Alam et al. (2019) suggest that investment in research and development (R and D) is a critical factor in reducing environmental impacts while maintaining a company’s economic performance, according to the natural-resource-based approach (NRBV). Companies can attain sustainable competitive advantages by dedicating their resources and capabilities to eco-friendly commercial activities. As per Ezzi and Jarboui’s statement, companies can contribute to lowering carbon emissions caused by their energy consumption while producing goods and services, thus assisting their respective countries in reducing environmental harm (Ezzi and Jarboui 2016).
Ezzi and Jarboui (2016) discovered a strong and positive relationship between research and development and social performance. However, the relationship between the two variables is harmful regarding environmental performance. This indicates that companies need to pay more attention to the environment and its needs, such as the need to conserve and protect natural resources, despite innovative strategies having a solid and positive impact on financial and social performance.
Sibanda et al. (2023) posit that an individual’s human capital, measured with years of schooling and educational performance, positively impacts environmental performance. Specifically, their research reveals that education and health outcomes are essential predictors of environmental stewardship. Ismail and Hilal (2023) concur with Sibanda et al.’s (2023) findings, adding that knowledge and information on environmentally friendly behavior play a pivotal role in promoting measures that reduce environmental degradation and promote sustainable practices. Therefore, understanding the interplay between human capital and environmental performance and the role of education and knowledge is crucial for devising effective policies for environmental sustainability.
Following the above ideas, the questions guiding this research are as follows: How are countries’ environmental performances associated with investment, education, and research and development? What is the most relevant factor associated with countries’ environmental performances: investment in education or research and development?
Utilizing the resource-based theory, one can identify various factors, including resources and capabilities, that impact an organization’s environmental performance (Barney 1991). This analysis can be applied at a country level as well. This way, understanding the significant factors that will help the country mitigate environmental damage is possible. From this theoretical framework, the resources and capacities of the countries could affect their environmental performance. Therefore, this research analyzed the relationship between countries’ environmental performances and investment, education, and research and development. Some investigations have found socioeconomic and institutional factors that influence countries’ environmental performances, emphasizing controlling corruption (Gallego-Alvarez et al. 2014). According to this research, a country’s innovation and education levels are critical to achieving a positive environmental performance. Additionally, this study is founded on a well-known theoretical framework for organizational research, which forms the basis for analyzing at a country level using a systemic approach.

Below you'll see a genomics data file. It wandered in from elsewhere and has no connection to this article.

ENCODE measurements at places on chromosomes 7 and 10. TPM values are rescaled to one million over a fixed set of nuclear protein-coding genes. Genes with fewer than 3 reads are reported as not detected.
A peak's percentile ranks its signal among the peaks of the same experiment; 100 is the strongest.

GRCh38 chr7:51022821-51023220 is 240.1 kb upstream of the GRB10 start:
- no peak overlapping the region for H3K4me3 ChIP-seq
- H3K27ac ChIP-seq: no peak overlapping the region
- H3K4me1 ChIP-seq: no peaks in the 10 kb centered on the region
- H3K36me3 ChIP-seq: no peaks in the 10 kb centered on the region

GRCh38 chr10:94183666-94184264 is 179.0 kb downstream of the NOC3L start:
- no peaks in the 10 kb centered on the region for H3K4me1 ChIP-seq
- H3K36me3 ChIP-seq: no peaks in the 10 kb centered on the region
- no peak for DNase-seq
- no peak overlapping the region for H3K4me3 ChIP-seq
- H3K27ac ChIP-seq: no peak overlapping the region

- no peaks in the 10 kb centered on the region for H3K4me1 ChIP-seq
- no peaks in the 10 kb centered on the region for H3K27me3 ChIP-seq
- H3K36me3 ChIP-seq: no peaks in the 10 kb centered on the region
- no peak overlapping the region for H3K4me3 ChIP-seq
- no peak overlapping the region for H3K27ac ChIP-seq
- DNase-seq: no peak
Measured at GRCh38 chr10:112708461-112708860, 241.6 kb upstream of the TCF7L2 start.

2. Theoretical Framework

A resource-based theoretical perspective proposes that an organization’s resources and capabilities influence its sustainable competitive advantage (Barney 1991; Penrose 2009). Barney (1991) proposes three types of resources: physical, human, and organizational. Madhani (2010) distinguishes two categories of resources and capabilities: tangible and intangible. Tangible includes financial, physical, technological, and organizational resources, while intangible comprises human capital, innovation, and reputation (Madhani 2010). In comparison, Brumagim (1994) postulates four levels of resources. The first is production resources. The second comprises administrative resources; the third includes learning resources; and the fourth is strategic-vision resources. In studies in recent years, across organizations, it has been confirmed that resources and capabilities lead to a competitive advantage such as in environmental performance (Singh et al. 2020; Rehman et al. 2021; Shibin et al. 2020; Awan et al. 2023; Sahoo et al. 2023). Therefore, the resources of organizations lead to better environmental performances.